Finding the symbolism behind the masks in Star Wars

In the first season of the Star Wars Disney+ series “The Mandalorian,” we only saw the title character remove his mask once — and that was only because he was seriously injured and required emergency medical treatment.

For the Mandalorian — whose real name is Din Djarin — the mask he wears is more than just a helpful disguise for his profession as a bounty hunter. It is “the way” — an important part of his beliefs as a member of the Mandalorian order. For reasons the show has not yet fully explored, the Mandalorians that Din Djarin follows forbid the removal of one’s helmet in front of another person.

Whether Din Djarin will start to bend this rule in season 2 remains to be seen, but until then, the mask continues to add to the mystery surrounding the character and the role he will play in the larger Star Wars universe.

Masked characters have been a part of the Star Wars tradition since the very beginning. From Darth Vader’s introduction in “A New Hope,” to his grandson Kylo Ren in “The Force Awakens,” masks in Star Wars serve a variety of purposes.

From a purely aesthetic sense, masks offer an opportunity for the Lucasfilm special effects and costume departments to show off some cool character designs. Darth Vader’s mask became instantly iconic, and the combination of the mask, bright red lightsaber, and flowing black cape have made this character popular with cosplayers for 40+ years. Masked bounty hunter Boba Fett comes across as a badass even with minimal lines of dialogue, and Kylo Ren’s helmeted silhouette is synonymous with Disney-era Star Wars.

However, masks in Star Wars have always been about much more than just looking cool. There’s a rich symbolism behind the use of masks in Star Wars, and while characters have their different reasons for wearing them, some common themes emerge.

A mask of necessity

At the most basic level, Darth Vader wears a mask because he HAS to. During his battle with his former master, Obi-Wan Kenobi, on the lava planet Mustafar, Anakin Skywalker was burned beyond recognition. The mask he wears as Darth Vader helps him breathe and stay alive.

However, he also uses the mask for intimidation. He knows the mask makes him appear scarier and less human, and he uses that to his advantage. He’s more than happy to play the role of Emperor Palpatine’s mysterious dark side enforcer.

Most people in the Star Wars universe are too scared to attempt to learn more about the man behind the mask…at least, until Luke Skywalker comes along. Although at first he rebels against the idea of Darth Vader being his father, Luke later develops compassion for the man many in the galaxy have dismissed as a masked monster.

Darth Vader removing his helmet as he is dying on board the second Death Star, after saving Luke’s life, is one of the most powerful and emotional moments in the entire Star Wars saga. It symbolizes that he is leaving the “Darth Vader persona” behind him, and becoming Anakin Skywalker once again. He is allowing himself to be more vulnerable with his son. By shedding the mask, his physical form dies, but he finally finds peace by becoming one with the Force.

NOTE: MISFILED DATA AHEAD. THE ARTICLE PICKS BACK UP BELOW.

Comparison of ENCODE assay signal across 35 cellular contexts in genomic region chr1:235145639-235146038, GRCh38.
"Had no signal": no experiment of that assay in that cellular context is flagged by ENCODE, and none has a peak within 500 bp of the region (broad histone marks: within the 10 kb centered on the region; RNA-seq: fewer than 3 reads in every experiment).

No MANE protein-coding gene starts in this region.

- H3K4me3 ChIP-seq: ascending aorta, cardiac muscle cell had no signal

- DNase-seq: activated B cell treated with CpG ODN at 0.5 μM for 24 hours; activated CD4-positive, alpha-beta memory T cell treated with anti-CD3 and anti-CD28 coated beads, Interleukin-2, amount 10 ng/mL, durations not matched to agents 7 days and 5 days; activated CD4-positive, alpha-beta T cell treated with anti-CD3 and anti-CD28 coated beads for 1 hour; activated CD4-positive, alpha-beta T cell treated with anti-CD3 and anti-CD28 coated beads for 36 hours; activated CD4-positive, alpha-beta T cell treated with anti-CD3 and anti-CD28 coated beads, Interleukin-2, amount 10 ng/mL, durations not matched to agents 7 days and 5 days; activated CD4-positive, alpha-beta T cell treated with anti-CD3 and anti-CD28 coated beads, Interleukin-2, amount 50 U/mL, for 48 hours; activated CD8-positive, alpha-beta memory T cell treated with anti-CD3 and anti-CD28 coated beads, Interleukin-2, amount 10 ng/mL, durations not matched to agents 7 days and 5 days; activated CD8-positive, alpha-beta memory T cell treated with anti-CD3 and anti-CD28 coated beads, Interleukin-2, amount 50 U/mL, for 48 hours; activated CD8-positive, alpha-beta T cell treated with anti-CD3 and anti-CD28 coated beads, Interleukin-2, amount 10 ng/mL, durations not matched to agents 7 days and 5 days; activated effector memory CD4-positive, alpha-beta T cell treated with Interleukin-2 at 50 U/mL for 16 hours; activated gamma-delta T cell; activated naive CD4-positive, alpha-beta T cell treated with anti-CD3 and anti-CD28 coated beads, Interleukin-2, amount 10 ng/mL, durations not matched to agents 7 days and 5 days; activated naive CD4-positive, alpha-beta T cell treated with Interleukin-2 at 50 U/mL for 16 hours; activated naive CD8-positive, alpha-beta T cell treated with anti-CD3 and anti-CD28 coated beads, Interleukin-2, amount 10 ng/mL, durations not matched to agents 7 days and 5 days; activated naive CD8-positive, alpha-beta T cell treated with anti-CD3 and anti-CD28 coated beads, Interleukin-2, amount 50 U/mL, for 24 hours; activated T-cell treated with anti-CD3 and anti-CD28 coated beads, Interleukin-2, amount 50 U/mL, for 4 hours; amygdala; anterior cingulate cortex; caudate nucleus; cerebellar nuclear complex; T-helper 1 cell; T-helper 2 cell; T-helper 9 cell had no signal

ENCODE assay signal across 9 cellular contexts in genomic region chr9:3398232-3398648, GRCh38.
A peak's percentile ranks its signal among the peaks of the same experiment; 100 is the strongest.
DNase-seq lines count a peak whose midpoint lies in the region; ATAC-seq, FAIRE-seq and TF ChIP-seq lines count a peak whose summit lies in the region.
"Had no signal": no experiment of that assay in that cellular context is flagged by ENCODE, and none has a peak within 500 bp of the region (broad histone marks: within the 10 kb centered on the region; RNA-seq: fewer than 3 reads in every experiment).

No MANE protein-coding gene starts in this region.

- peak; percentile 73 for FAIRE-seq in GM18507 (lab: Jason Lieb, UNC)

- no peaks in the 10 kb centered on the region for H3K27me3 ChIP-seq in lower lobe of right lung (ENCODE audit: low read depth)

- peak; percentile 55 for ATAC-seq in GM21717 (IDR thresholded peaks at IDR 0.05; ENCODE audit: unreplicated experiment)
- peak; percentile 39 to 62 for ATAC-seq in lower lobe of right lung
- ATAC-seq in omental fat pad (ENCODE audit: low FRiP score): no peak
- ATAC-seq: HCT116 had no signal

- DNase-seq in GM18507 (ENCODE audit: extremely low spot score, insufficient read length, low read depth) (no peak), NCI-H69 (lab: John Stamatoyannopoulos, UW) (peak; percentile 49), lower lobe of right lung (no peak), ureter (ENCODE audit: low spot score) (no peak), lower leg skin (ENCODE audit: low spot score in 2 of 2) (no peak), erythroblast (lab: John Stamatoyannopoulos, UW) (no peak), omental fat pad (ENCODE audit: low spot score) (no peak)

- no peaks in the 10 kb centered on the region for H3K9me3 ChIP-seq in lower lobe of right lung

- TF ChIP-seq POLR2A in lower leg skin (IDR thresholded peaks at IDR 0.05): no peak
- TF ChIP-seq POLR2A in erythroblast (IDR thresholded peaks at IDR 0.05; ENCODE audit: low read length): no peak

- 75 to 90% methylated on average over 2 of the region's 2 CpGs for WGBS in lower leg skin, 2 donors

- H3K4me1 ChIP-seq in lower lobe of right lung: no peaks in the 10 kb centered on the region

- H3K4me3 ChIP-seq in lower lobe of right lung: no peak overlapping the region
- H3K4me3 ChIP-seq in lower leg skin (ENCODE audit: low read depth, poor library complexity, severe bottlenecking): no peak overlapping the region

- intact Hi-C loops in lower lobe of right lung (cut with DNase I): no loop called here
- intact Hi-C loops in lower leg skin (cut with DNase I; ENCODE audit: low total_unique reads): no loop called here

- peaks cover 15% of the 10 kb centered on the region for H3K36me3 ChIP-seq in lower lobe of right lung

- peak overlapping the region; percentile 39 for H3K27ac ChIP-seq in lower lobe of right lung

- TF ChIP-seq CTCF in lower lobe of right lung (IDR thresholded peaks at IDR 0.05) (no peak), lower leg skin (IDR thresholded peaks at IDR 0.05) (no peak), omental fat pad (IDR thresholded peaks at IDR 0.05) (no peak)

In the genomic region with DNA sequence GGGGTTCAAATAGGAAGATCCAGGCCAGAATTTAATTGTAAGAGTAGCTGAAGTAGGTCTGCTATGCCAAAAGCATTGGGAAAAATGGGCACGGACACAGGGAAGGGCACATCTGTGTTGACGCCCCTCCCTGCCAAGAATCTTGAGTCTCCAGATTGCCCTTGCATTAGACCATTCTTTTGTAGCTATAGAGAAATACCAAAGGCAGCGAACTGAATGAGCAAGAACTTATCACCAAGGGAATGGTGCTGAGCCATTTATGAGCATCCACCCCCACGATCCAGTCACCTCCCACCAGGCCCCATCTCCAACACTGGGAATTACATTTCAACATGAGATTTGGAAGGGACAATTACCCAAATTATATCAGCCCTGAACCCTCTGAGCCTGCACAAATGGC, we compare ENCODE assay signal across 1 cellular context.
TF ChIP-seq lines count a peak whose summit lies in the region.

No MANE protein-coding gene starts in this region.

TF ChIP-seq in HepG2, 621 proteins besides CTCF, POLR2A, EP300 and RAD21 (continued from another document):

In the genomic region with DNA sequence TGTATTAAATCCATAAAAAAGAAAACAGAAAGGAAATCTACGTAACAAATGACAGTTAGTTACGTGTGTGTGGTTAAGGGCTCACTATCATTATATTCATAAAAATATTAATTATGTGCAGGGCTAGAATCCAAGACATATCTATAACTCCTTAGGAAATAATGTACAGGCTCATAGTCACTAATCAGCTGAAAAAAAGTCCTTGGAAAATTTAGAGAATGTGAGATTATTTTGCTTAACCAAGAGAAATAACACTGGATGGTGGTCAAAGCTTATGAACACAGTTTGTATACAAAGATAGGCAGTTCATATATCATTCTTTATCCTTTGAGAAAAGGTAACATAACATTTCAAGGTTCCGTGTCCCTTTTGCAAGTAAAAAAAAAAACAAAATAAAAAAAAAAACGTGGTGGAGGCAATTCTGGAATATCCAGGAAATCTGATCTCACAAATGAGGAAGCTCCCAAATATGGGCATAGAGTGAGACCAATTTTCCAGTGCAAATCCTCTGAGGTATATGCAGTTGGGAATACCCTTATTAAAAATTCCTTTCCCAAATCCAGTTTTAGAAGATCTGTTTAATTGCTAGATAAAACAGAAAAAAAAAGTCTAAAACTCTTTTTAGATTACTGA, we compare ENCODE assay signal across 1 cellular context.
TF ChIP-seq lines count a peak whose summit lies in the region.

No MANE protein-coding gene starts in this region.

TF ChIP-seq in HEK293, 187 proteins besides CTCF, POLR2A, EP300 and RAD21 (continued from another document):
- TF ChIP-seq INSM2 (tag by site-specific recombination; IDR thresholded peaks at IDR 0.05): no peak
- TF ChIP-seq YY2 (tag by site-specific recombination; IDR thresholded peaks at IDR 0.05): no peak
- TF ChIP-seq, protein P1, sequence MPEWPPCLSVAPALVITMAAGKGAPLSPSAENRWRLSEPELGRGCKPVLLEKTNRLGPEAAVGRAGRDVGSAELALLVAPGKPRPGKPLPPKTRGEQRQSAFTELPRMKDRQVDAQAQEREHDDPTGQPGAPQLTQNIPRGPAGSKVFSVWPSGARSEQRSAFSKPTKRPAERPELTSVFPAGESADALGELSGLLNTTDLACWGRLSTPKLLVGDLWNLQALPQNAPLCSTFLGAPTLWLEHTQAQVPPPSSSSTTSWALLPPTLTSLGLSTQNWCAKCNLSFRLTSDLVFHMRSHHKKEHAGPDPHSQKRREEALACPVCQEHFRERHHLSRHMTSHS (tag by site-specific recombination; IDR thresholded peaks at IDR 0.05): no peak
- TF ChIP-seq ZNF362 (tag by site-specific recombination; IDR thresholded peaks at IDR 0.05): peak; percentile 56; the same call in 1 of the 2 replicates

A mask to hide behind

Although Kylo Ren/Ben Solo wears a mask because he wants to be like his grandfather Darth Vader, he technically doesn’t need a mask to survive. Instead, for Kylo Ren the mask is pure symbolism. He uses it to bury his old identity of Ben Solo, and to become someone new — an instrument of the dark side manipulated by Snoke.

Still, no matter how much Kylo Ren tries to leave Ben Solo in the past, the mask can’t cover up the man he truly is. When he takes his mask off for Rey in “The Force Awakens,” we see how much he desperately wants to be loved and accepted. Even when he rebuilds the mask in “The Rise of Skywalker,” he eventually tosses it aside, along with his lightsaber.

I’ve heard people argue that Kylo Ren is just a lazy copy of Darth Vader’s character, but I’ve never seen it that way. I’m fascinated by the concept of a character who chooses to wear a mask in order to evoke a connection with their family’s past.

Of course, the irony of Kylo Ren trying to be like Darth Vader is that Darth Vader eventually rejects his dark side persona, as Ben himself rejects Kylo Ren at the end of TROS. For Vader and Kylo, their masks symbolize the oppressive influence of the dark side, trapping them inside a metaphorical cage. Only when they allow others to see their true selves are they able to find freedom.

A mask of mystery

It’s a little trickier to talk about the symbolism behind Din Djarin and his mask because this character’s story is still ongoing. We don’t know whether he will choose to be masked for most of the series, or whether he’ll eventually cast his mask aside.

In those earlier episodes of season 1, the Mandalorian is a man of few words. When you take that, combined with a mask that obscures all his expressions, the Mandalorian comes across as aloof and perhaps a little cold. We have to judge him solely by his actions, and as the season goes on, we come to realize that there is a compassionate heart beating behind the armor.

While the mask is obviously a cool character look, I would prefer to see the Mandalorian mostly unmasked by the end of the series. Masks in Star Wars often symbolize the repression of one’s true self, and I’m curious to see what will become of the Mandalorian as he finds freedom from the hurts in his past. The quest to find Baby Yoda’s family will be an important part of that healing — maybe we’ll even see a little suit of Mandalorian armor for the Child!

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